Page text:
Managing chronic wounds can be difficult and often includes multiple treatment strategies. Management techniques can vary depending on the size of the wound, comorbidities of the patient, and the underlying etiology. However, many chronic wounds benefit from the application of negative pressure wound therapy (NPWT). This treatment is known for improving healing conditions across a wide range of acute and chronic wounds.1
Applications and Benefits of Negative Pressure Wound Therapy
NPWT has increasingly been applied to many types of wounds, including chronic wounds, burns, diabetic foot ulcers, pressure injuries, venous leg ulcers, and many others. The benefits of NPWT are well documented and include the following2:
- Reduction in wound size
- Promotion of wound healing
- Reduced need for and complexity of surgical therapy in some situations
- Improved clinical outcomes
- Expediting patients' transition to outpatient settings more quickly
- Quality of life improvement resulting from fewer dressing changes, faster healing times, and an earlier return to normal function
Mechanism of Action of Negative Pressure Wound Therapy
NPWT has multiple mechanisms of action that illustrate why it can promote better wound healing. NPWT is thought to cause changes in the cytoskeletal conformation of cells, stimulate granulation tissue formation, and reduce the local inflammatory response. It also increases blood flow to the wound, reduces the amount of exudate and edema present, and may also decrease the bacterial load on wounds. The combination of all these benefits often contributes to reduced healing time and better patient outcomes.3
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Although it is generally accepted that NPWT promotes healing, there are few data on the treatment's cellular mechanisms.4 In fact, there is much we are still learning related to best practices when applying NPWT to wounds. One aspect that has been explored is the impact of early versus late initiation of NPWT.
Negative Pressure Wound Therapy in Chronic Wound Care
With early initiation of NPWT, patients with chronic wounds receive therapy within the first 30 days of wound care. Late initiation f NPWT occurs after 30 days. Early and fast initiation of NPWT can provide many clinical benefits to chronic wounds. Early initiation of NPWT can reduce the length of inpatient days in acute, intensive, and long-term acute care settings. It can also decrease the total costs associated with treating chronic wounds by up to 25%.5
However, perhaps the most clinically significant aspect of early initiation of NPWT is its ability to reduce wound surface area quickly. In one report, when NPWT was initiated early, the median time for chronic wounds to achieve a 75% reduction in wound surface area was 96.4 days; for patients with late initiation of NPWT, the median time to the same reduction was 274.6 days. These data indicate that early initiation of NPWT can result in a 75% wound surface area reduction in approximately one-third of the time compared with NPWT initiated later for chronic wounds.6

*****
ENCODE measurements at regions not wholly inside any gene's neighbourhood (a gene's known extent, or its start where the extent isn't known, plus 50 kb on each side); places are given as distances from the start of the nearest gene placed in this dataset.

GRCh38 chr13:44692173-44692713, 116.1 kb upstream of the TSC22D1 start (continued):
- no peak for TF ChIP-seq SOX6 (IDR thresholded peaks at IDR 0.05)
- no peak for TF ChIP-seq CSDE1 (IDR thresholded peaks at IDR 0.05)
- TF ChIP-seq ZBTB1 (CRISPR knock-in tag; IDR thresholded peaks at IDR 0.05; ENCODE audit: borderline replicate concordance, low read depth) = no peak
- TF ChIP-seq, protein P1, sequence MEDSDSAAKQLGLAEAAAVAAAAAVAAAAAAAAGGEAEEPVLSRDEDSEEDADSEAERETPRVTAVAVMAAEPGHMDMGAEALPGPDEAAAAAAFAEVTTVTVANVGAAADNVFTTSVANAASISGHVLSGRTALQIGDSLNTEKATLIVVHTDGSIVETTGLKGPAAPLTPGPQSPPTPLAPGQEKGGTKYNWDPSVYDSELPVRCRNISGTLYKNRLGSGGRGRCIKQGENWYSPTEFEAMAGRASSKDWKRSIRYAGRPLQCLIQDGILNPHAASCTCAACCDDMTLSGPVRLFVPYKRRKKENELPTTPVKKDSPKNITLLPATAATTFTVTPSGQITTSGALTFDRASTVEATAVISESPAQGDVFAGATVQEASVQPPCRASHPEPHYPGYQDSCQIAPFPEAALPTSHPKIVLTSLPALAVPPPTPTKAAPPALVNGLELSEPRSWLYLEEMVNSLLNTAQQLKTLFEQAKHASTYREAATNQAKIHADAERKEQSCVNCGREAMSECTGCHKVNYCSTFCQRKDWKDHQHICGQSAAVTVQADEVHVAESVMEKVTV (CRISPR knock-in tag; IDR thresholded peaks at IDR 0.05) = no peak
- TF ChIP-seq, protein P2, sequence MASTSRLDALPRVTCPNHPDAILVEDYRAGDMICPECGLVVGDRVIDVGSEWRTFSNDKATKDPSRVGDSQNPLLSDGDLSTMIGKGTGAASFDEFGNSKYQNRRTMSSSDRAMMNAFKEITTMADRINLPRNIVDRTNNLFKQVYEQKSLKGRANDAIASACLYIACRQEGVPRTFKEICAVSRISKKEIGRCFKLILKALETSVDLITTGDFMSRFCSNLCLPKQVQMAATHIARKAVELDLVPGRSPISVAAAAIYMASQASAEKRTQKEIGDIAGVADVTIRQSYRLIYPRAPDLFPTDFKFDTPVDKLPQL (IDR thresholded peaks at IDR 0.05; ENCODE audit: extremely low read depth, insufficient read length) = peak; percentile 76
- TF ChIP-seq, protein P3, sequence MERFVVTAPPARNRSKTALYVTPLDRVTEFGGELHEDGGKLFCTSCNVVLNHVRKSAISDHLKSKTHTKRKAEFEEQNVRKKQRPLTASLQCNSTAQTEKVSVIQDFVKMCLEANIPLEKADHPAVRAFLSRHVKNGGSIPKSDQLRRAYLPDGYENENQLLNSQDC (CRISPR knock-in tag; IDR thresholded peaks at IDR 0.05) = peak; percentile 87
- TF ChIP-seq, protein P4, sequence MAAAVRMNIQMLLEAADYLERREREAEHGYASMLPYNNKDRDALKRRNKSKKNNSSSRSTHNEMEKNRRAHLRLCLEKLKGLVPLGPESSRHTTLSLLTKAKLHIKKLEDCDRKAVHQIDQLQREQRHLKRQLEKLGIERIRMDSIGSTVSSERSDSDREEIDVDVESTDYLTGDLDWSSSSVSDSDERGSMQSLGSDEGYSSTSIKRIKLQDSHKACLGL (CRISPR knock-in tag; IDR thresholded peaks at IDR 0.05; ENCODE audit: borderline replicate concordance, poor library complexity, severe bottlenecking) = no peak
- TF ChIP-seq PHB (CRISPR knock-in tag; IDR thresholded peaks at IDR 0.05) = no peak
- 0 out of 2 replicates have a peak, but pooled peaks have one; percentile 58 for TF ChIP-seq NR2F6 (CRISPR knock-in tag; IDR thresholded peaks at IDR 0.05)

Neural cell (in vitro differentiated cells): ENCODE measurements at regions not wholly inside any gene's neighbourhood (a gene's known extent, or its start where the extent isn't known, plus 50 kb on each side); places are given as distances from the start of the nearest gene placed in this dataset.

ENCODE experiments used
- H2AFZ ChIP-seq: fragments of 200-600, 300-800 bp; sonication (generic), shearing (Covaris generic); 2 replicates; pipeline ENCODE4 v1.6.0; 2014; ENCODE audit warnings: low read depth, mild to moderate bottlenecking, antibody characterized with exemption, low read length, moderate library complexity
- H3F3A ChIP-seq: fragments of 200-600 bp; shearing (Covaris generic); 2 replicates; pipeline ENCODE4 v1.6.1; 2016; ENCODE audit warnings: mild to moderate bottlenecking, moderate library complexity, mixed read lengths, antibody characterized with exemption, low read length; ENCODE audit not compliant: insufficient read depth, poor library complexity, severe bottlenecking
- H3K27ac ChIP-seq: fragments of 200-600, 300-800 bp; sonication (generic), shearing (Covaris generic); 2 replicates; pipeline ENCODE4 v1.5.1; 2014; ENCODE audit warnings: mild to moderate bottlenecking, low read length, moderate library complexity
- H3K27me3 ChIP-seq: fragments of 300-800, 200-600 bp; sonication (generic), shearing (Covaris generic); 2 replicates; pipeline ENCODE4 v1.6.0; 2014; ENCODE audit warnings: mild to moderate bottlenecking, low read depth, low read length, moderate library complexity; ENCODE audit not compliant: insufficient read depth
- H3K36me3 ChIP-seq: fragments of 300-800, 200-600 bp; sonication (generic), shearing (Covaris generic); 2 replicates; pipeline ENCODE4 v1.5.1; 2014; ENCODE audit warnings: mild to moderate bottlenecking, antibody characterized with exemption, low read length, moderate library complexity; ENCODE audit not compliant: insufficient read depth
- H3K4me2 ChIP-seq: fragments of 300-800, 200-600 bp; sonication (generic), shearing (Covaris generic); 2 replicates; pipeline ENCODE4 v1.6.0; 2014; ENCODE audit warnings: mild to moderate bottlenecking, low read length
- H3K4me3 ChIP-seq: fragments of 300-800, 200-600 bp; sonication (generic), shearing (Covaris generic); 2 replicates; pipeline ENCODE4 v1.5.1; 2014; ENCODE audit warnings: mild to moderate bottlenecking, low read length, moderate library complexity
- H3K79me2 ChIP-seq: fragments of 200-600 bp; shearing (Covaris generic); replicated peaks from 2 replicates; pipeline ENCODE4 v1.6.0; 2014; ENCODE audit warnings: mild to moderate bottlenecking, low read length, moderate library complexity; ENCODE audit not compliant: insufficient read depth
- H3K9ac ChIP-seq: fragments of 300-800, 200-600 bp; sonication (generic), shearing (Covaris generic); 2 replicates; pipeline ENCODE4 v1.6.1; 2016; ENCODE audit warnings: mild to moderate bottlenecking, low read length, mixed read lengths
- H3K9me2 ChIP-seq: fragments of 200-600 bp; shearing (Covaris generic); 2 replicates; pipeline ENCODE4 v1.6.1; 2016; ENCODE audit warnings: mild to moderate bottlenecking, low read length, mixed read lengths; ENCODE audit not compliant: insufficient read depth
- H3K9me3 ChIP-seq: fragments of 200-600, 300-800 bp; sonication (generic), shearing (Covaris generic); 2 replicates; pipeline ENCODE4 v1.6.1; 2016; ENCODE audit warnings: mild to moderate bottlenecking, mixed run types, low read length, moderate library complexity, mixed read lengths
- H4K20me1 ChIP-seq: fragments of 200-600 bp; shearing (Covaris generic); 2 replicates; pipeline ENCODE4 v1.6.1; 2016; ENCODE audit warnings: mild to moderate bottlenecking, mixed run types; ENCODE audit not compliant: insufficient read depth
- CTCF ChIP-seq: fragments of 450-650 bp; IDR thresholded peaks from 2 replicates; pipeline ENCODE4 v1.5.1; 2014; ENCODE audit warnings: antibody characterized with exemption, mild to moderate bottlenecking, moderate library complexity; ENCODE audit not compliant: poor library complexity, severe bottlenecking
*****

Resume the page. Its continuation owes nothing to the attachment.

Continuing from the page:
NPWT has demonstrated efficacy in treating chronic wounds by impacting both the macroenvironment and the microenvironment of the wound. NPWT provides a moist, closed wound healing environment, draws the wound edges together, removes infectious material and fluids, reduces edema, and promotes tissue perfusion and granulation tissue formation. All of these factors prepare the wound bed for closure and optimize the wound healing environment. In chronic wounds, NPWT can stabilize the conditions that impede wound healing related to multiple comorbidities. Although the application of NPWT may be beneficial at any time in the treatment process, there is strong evidence that early application of the therapy greatly reduces the wound surface area faster than can otherwise be achieved using the same therapy. This early intervention can help patients achieve better outcomes before switching to other modalities.
- Abdelmoez A. The use of economic negative-pressure wound therapy (NPWT) therapy machine and supplies in management of acute and chronic wounds: a report of 3 cases. Surg Case Rep. 2018;2(2):39-41.
- Kim JJ, Franczyk M, Gottlieb LJ, Song DH. Cost-effective alternative for negative-pressure wound therapy. Plast Reconstr Surg Glob Open. 2017;5(2):e1211.
- Carney BC, Moffatte LT, Travis TE, et al. A pilot study of negative pressure therapy with autologous skin cell suspensions in a porcine model. J Surg Res. 2021;267:182-196.
- Kantak NA, Mistr, R, Varon DE, Halvorson EG. Negative pressure wound therapy for burns. Clin Plast Surg. 2017;44:671-677.
- Law A. Economic value with V.A.C. therapy: effect of early versus late initiation of negative pressure wound therapy on total treatment and wound-related costs. Analysis conducted on insurance claims data by Axia Ltd. 2015.
- Miller-Mikolajczky C. Real world use: comparing early versus late initiation of negative pressure wound therapy on wound surface area reduction inpatients at wound care clinics. Poster presented at the Wound, Ostomy and Continence Nurses Society Annual Conference, Seattle, Washington, 2013.
The views and opinions expressed in this blog are solely those of the author, and do not represent the views of WoundSource, HMP Global, its affiliates, or subsidiary companies.